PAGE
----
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Child Custody

Child Custody


For many years, it was common for one parent in a divorce to be awarded primary custody, while the other parent was granted visitation. In October 2008, there were significant changes in Florida law which led to a new child custody statute.  As part of the new law, the state largely did away with such terms as “custody,” “primary parent,” and “visitation.” The parents are now simply referred to as the Mother and the Father of the child. Courts now presume that both parents will share parental responsibilities and that each has an equal interest in raising their children, absent a finding that shared parenting would be detrimental to the child. 

Divorcing parents are required to develop a parenting plan that describes how parents will share responsibility for their children’s upbringing and specifies the time that each parent will have with the children. The plan should include the following information:

  • Where the children will live
  • How parents will share child-rearing responsibilities
  • Time-sharing arrangements including division of holidays and school breaks
  • Which  parent will make decisions regarding the child’s health care, schooling and extracurricular activities
  • How the parents will communicate with each other and the child
  • Who will be responsible for transporting the child and how the costs of same will be paid
  • Which parent’s address will be used for school zone purposes

If the parties can agree on a parenting plan, then the court will review it to insure that it is in the best interests of the child.  Should the parents be unable to agree on the terms of a parenting plan, then a trial is conducted by the court to establish such a plan for the parties.  All of the new flowery language and euphemisms aside, a trial over a parenting plan is still a good old-fashioned custody fight with all the attendant vitriol and acrimony. Witnesses such as relatives, family friends, neighbors, teachers, childcare workers and, if necessary, psychotherapists are called to testify at trial by one or both of the parents. Evidence such as the medical records, report cards, photographs of the home and criminal records are introduced to persuade the court that the child should live with one or the other parent a majority of the time.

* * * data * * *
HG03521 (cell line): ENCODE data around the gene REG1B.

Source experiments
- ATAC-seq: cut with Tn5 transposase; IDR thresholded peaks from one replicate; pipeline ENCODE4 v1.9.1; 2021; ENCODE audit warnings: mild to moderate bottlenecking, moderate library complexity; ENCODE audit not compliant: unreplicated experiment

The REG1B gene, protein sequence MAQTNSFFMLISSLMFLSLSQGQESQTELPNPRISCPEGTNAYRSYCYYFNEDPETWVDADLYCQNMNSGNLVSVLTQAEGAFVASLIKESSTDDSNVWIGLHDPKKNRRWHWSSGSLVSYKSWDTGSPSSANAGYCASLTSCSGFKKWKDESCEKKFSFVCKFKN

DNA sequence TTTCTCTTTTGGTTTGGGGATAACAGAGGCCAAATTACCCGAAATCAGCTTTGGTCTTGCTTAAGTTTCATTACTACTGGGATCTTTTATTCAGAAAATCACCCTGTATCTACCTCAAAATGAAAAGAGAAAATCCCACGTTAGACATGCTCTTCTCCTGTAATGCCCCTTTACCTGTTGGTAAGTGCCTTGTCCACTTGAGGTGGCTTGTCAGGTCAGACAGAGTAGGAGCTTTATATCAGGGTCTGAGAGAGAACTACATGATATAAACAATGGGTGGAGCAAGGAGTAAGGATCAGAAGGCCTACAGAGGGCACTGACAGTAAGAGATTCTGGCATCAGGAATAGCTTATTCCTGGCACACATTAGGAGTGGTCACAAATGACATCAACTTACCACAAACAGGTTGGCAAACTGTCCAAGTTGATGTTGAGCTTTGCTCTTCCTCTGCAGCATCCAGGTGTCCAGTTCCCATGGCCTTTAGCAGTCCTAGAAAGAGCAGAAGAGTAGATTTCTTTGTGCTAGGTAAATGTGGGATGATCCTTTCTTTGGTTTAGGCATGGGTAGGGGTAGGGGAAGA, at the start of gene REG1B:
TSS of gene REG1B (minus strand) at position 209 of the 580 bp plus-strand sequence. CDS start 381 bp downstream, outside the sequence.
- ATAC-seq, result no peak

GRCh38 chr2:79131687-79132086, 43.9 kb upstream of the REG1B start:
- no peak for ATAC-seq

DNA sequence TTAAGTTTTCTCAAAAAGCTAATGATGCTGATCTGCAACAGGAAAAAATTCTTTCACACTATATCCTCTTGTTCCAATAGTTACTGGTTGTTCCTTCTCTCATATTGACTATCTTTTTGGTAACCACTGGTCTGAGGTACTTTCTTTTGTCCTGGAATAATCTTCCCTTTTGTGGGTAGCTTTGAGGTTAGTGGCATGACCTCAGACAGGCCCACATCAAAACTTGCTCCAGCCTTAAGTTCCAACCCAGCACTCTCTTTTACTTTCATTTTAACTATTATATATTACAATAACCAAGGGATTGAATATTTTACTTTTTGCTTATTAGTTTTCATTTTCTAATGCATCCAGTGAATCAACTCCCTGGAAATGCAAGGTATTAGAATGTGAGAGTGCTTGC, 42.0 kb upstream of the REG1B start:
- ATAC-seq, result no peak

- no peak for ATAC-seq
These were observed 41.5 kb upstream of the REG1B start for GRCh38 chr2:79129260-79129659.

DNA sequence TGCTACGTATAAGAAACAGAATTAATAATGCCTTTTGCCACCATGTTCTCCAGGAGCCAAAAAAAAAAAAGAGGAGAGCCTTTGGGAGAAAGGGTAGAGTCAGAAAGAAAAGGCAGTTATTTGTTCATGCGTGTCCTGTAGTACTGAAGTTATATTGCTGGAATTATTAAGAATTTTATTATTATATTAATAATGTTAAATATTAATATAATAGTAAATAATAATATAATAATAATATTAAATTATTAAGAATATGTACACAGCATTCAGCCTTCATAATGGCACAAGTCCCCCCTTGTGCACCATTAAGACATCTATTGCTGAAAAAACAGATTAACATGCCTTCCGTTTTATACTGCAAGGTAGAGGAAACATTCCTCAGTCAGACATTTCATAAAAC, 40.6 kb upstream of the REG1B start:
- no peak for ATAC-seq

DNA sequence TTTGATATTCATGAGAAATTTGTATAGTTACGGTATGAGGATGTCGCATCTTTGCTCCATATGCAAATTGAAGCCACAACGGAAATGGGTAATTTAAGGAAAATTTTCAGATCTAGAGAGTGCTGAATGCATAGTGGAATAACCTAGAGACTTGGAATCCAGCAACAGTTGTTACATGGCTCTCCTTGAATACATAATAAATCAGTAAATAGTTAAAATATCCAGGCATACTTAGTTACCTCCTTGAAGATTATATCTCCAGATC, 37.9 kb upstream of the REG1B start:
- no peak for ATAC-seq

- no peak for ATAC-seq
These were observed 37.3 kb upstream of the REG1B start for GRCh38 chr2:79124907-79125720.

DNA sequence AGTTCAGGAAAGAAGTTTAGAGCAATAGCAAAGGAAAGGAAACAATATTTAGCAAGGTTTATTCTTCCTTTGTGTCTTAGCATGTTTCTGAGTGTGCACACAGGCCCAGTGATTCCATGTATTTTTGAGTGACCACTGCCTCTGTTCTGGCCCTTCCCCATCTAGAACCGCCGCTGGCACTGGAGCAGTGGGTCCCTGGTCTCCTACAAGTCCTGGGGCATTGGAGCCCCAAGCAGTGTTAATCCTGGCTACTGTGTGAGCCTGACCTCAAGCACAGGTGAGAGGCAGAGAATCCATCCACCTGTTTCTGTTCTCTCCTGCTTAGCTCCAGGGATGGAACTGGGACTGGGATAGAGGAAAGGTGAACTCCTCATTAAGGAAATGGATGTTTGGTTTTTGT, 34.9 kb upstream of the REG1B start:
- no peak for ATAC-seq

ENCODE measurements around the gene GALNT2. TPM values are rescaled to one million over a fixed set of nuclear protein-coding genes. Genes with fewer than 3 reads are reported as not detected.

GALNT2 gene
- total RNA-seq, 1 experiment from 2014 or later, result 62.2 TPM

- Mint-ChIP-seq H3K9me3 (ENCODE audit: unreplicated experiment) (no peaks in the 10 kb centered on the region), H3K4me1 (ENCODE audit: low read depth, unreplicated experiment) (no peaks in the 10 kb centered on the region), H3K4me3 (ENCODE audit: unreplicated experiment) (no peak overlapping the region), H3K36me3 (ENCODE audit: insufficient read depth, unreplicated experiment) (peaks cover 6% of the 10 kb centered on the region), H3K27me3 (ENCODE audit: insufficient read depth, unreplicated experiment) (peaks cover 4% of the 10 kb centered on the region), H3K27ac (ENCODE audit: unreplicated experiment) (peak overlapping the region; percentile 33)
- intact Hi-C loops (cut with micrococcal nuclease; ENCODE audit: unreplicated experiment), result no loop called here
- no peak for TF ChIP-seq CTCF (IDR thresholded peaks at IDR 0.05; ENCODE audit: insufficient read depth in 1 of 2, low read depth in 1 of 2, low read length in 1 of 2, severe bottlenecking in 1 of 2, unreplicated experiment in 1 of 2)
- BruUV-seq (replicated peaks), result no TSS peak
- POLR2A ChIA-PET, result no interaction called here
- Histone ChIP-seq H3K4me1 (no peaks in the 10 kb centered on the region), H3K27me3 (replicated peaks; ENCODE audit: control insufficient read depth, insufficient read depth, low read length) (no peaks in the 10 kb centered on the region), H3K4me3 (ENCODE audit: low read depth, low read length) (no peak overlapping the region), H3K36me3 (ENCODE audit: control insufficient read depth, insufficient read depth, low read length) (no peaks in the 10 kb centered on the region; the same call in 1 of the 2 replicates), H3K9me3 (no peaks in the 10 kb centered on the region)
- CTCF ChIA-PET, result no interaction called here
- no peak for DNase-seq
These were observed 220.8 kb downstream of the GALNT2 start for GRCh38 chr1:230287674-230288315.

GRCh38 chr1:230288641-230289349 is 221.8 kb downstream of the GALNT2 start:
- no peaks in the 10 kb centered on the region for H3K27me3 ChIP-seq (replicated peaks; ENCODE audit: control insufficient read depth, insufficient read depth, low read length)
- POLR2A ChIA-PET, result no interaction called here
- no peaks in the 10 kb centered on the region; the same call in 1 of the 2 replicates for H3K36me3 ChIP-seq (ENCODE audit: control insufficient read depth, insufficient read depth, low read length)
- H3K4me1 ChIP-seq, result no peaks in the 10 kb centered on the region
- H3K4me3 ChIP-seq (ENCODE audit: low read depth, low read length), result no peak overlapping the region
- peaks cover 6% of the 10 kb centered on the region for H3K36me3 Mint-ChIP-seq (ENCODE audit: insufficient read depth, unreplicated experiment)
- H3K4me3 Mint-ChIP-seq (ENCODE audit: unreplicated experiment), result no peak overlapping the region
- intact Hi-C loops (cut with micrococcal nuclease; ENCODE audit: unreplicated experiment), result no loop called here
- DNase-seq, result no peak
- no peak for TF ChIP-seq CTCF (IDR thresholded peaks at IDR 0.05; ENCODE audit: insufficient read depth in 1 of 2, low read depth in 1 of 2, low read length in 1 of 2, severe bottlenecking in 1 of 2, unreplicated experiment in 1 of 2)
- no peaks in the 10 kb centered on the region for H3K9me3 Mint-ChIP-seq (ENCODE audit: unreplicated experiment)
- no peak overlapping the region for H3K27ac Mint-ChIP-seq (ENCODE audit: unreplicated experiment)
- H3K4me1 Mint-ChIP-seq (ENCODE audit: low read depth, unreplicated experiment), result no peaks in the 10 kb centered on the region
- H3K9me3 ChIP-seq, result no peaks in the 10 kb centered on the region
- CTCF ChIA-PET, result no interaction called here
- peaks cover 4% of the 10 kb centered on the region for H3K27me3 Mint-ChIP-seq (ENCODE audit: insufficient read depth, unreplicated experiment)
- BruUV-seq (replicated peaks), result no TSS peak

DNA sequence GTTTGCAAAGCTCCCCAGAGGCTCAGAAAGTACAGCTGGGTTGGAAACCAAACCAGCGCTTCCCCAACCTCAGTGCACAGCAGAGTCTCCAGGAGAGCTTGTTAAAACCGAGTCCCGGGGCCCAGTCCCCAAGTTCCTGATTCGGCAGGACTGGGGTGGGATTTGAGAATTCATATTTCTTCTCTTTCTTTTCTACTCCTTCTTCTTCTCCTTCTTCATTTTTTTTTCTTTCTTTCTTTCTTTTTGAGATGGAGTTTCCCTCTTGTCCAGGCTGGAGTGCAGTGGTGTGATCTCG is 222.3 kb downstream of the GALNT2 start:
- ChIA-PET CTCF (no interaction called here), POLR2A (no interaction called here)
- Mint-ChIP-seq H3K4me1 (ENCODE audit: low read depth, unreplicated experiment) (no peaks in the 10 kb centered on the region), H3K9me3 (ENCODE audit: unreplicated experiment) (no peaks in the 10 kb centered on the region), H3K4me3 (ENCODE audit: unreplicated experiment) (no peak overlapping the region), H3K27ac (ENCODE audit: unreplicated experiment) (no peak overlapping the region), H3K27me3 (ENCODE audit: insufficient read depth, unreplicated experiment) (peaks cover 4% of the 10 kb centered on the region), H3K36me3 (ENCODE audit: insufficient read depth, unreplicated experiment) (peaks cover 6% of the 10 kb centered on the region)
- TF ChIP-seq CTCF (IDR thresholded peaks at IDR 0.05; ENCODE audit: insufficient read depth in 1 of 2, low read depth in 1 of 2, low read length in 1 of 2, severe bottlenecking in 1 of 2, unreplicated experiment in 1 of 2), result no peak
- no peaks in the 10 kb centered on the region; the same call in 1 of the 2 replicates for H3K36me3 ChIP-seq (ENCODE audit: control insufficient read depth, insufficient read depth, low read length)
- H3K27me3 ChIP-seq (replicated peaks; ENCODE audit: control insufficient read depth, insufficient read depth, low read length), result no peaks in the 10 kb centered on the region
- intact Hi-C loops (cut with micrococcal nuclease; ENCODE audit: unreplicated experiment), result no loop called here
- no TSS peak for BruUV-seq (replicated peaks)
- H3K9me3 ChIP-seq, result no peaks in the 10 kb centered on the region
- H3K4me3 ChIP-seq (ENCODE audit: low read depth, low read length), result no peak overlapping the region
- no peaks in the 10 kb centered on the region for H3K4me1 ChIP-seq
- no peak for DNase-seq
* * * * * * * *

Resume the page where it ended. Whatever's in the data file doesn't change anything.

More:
Parenting plans are a new way of addressing child custody issues, and it is important to seek the advice of a family law attorney who is knowledgeable and experienced in these cases and the changing statutory law. The attorneys at Rice will answer your time-sharing questions and will work diligently to help you formulate a parenting plan that addresses all pertinent custody issues.  Although settlement and compromise is by all means the best way to resolve children’s issues, our attorneys are experienced at custody litigation and trial should it be necessary to protect your children.

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